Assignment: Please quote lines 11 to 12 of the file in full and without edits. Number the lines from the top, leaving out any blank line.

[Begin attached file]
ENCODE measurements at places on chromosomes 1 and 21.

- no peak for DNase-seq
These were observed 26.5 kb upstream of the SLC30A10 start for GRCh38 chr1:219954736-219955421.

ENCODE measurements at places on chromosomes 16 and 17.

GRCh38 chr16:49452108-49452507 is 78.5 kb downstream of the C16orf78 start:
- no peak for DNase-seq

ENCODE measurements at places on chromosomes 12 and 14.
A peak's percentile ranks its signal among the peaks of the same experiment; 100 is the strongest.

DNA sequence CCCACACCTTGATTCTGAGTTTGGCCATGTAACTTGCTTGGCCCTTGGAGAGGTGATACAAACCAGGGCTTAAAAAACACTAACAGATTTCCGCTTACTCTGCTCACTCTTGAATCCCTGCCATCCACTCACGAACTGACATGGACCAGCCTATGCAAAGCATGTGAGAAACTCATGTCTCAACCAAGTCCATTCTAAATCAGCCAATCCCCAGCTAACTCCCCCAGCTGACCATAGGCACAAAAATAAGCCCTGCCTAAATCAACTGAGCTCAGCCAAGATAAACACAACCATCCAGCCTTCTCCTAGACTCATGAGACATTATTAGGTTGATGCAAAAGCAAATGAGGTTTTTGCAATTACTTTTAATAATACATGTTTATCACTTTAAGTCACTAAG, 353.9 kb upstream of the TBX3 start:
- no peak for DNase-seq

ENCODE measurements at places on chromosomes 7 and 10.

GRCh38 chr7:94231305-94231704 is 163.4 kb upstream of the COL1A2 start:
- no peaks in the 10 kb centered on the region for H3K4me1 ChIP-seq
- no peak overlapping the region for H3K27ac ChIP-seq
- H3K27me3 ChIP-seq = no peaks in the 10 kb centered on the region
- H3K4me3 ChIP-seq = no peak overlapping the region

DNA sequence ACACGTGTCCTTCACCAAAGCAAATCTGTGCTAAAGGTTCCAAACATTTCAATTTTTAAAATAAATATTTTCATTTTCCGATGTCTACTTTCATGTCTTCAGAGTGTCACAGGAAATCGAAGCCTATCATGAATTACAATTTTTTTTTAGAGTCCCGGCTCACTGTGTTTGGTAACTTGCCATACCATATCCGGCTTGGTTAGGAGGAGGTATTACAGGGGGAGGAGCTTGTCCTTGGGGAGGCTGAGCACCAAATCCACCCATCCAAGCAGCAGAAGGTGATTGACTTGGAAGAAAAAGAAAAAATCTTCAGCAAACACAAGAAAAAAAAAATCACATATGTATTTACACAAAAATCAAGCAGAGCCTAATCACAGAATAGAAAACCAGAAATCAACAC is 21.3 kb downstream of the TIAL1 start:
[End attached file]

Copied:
ENCODE measurements at places on chromosomes 7 and 10.

GRCh38 chr7:94231305-94231704 is 163.4 kb upstream of the COL1A2 start: